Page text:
|Where are they now?|
Are you a government official who has moved into a new position or to a new agency? Did you recently retire? Were you recently named to an executive-level position at a state-supported college, university or community college? Have you secured a new job as superintendent of a public school? If so, we'd like to hear from you - and so would your friends and colleagues - for our "Where Are They Now" column. Just drop us a line at email@example.com and let us know about your previous job and where you are now. This week we feature John Engler.
John Engler, who has headed up the National Manufacturers Association (NMA) since 2004, has spent most of his adult life in public service. He attended Michigan State University and earned a degree in agricultural economics in 1971. He was elected, at age 22, to the Michigan House of Representatives in 1970. He began serving as a member of the Michigan Senate in 1979 and was elected Senate Majority Leader in 1984. During that time he also enrolled in the Thomas M. Cooley Law School, earning his law degree in 1981. He was elected the state's 46th governor and served in that capacity from 1991-2003. After his service as governor ended, he joined the NMA. Engler was recently named to lead the Business Roundtable, an association of chief executive officers of top American companies. He succeeds John Castellani, who became president and chief executive of the Pharmaceutical Research Manufacturers of America in September.
|Opportunity of the week...|
A Michigan city will issue federal stimulus bonds to defray the $3.2 million cost for consolidation of its garage services. An inactive recycling building will be retrofitted into merged services and a home for a fleet of equipment and vehicles now at numerous sites. Want to know more? Contact Reagan Weil at 512-531-3900 or firstname.lastname@example.org.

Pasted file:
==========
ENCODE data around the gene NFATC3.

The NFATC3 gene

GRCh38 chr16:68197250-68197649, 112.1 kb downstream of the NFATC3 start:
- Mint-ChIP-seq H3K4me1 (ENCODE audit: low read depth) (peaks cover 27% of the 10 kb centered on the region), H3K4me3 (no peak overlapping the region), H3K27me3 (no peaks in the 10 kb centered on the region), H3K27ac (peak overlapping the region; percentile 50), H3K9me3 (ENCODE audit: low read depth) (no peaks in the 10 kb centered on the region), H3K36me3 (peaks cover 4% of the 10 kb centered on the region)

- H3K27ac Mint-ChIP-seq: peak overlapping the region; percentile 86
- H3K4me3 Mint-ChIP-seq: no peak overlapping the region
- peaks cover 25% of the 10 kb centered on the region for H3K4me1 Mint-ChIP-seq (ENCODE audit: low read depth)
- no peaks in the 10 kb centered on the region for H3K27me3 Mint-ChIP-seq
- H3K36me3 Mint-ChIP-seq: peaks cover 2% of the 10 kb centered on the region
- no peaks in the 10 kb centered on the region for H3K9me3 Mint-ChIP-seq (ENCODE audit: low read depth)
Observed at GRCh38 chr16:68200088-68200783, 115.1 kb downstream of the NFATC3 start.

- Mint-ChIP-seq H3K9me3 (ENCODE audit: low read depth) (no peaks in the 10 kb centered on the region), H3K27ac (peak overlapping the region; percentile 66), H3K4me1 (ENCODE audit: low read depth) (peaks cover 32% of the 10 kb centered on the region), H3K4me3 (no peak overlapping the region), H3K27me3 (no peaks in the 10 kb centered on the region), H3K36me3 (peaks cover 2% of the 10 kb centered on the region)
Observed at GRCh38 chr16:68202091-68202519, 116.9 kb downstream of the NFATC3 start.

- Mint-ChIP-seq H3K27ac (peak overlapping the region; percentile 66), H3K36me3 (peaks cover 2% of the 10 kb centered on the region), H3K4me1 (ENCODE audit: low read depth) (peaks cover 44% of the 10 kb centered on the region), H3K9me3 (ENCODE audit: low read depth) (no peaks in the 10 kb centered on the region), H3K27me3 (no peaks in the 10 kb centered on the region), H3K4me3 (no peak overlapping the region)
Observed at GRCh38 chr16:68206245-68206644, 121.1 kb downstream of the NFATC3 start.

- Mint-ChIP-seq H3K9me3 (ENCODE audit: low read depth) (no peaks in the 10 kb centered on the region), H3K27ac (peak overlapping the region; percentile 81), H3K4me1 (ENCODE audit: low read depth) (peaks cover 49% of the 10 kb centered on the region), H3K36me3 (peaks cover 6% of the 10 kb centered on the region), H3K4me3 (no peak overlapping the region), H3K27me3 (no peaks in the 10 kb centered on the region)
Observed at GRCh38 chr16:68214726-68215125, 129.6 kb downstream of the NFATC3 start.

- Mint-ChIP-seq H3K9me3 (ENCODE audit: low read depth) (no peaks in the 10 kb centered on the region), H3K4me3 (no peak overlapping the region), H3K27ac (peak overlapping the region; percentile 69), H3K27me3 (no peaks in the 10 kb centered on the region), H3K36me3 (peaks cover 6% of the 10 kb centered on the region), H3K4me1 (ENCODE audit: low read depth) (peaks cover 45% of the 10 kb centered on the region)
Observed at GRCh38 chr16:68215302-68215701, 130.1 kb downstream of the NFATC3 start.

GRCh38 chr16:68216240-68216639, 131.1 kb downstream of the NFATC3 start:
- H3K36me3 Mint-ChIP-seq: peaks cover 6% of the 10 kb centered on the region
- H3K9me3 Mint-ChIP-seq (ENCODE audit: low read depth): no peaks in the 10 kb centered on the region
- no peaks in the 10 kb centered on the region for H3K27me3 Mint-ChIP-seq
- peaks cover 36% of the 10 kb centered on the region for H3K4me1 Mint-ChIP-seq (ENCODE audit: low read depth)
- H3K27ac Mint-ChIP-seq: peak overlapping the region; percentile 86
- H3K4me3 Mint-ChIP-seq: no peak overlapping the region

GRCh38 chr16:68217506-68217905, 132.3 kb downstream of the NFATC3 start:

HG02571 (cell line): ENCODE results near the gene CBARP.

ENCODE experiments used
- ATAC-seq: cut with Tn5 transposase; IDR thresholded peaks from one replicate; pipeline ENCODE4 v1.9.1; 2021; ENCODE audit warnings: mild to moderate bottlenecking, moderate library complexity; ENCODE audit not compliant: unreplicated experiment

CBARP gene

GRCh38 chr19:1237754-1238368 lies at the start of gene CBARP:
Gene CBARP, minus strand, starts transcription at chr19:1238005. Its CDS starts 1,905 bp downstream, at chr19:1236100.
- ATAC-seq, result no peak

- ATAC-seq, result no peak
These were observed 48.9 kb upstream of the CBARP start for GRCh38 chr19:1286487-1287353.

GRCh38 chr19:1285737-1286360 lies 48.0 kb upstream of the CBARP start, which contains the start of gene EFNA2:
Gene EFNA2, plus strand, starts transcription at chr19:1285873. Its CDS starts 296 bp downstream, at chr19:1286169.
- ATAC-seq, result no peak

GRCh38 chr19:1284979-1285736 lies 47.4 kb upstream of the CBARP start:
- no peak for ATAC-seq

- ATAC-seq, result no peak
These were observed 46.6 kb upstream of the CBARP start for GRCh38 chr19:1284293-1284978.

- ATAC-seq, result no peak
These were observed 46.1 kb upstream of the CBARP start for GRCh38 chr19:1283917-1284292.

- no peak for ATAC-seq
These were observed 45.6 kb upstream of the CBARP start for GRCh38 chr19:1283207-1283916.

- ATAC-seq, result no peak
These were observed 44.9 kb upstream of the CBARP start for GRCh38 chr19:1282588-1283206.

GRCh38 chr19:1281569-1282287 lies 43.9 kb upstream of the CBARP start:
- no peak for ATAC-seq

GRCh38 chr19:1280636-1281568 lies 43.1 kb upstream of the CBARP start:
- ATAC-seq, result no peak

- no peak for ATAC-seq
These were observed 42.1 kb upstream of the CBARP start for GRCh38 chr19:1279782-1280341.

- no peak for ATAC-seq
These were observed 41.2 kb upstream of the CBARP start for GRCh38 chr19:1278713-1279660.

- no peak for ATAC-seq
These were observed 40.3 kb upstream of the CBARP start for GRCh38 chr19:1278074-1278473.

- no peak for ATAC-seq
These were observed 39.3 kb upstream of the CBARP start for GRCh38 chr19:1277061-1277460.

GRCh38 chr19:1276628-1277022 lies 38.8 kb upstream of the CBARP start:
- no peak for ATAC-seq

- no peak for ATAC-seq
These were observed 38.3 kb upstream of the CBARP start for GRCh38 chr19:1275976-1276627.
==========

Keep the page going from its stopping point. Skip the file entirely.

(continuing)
Michael Reid (top left), vice president for finance and administration for the last six years at Mansfield University of Pennsylvania, has been named vice president for finance and administration at Angelo State University in San Angelo, Texas, effective March 1. New York Deputy Chief Information Officer (CIO) Rico Singleton (top center) will be leaving his post to take on the CIO position for the City of Baltimore, where he began his new job on Dec. 15. Ross Philo, CIO for the U.S. Postal Service, has been replaced by former mail carrier and then mail delivery manager Ellis Burgoyne (top right), who also is a former vice president of operations for the Southwest Area, where he was in charge of mail processing and distribution, customer service and administrative operations. Mike Prendergast, a retired U.S. Army colonel who ran an unsuccessful campaign for Congress last month, has been named chief of staff to Gov.-elect Rick Scott of Florida. Utah House Speaker-elect Rebecca Lockhart has turned to journalist Joe Pyrah, government reporter for The Daily Herald in Provo since 2004, to serve as the new chief deputy of the House, replacing Chris Bleak, now president of the Utah Charter Schools Association. Dr. Debra Kuhl (upper middle right), dean of instruction at Clarendon (Texas) College, has been named vice president of instruction at Galveston College, effective Jan. 3, 2011. MaryAnne Nickle (upper middle center), currently working at the Community College of Denver, has been named the new leader of the Iowa Valley Grinnell campus, replacing Robin Lilienthal, who is leaving after 10 years at Grinnel to become provost of Marshalltown Community College. Waleed Abdalati (upper middle left), a University of Colorado professor specializing in earth sciences and director of the Earth Science Observation Center at the Cooperative Institute for Research in Environmental Sciences, has been named the chief scientist at the National Aeronautics and Space Administration (NASA). Karen Himle, vice president of the University of Minnesota, has resigned her position. Mohamed Y. Soliman will become chair of the Bob L. Herd Department of Petroleum Engineering and the George P. Livermore Chair of Petroleum Engineering at Texas Tech University, effective Jan. 10, 2011. Christopher Cerf, former deputy chancellor in the New York City School System from 2006 to 2009, has been nominated by Gov. Chris Christi to head up the New Jersey school system. Cleveland (Ohio) schools Chief Executive Officer Eugene Sanders (lower middle left) has announced he will retire in February of next year and is expected to take a job in higher education. Robert L. Garza (lower middle center), who has held the positions of chief engineer, acting assistant city manager, public works director and assistant city manager in Las Cruces, New Mexico, has been named the city's new city manager, replacing Terrence Moore, who resigned. New Mexico Gov.-elect Susana Martinez has named former Santa Fe economic development official Ed Burckle (lower middle right) as her nominee to run the state's General Service Commission, which is responsible for managing state buildings and administering group health benefits for government workers, printing and transportation services. Heath Bennett, superintendent of the Foreman School District in Arkansas who has held his post only since July, has submitted his resignation after his wife accepted another job in Hot Springs. James W. Zumwalt, who has spent the last 12 years as city manager in Paducah, Kentucky, and has government experience in South Carolina counties, counties in Florida, Tennessee, Virginia and Alabama, has been named the new city manager for Manassas Park, Virginia. Tony Crapp, Jr. (bottom right), former chief of staff to Miami Mayor Tomas Regalado, will be the city's next city manager, replacing Carlos Migoya. University System of Georgia Executive Vice Chancellor and Chief Academic Officer Susan Herbst (bottom center), who also has served as acting president of the State University of New York at Albany, will be the first female president of the University of Connecticut. Former Los Angeles Controller Laura Chick (bottom left), who has been serving as California's Inspector General, will be without a job soon after Gov.-elect Jerry Brown said he will eliminate that position upon his taking office. Washington, D.C., Chief Technology Officer Bryan Sivak will end his 14 months on the job when Mayor-elect Vincent Gray takes office and has already told him his services will not be needed. Mukilteo, Washington, has narrowed its police chief search down to three finalists - Kirkland Police Captain Rex Caldwell, former Bainbridge Police Chief Bill Cooper and Chief for the Bureau of Operations with the Snohomish County Sheriff's Office Jeff Miller. One of the longest active members of the Gilmer County Fire Department, Jess McVaney, will take over as chief on Jan. 1, 2011, after serving in the department for more than 40 years.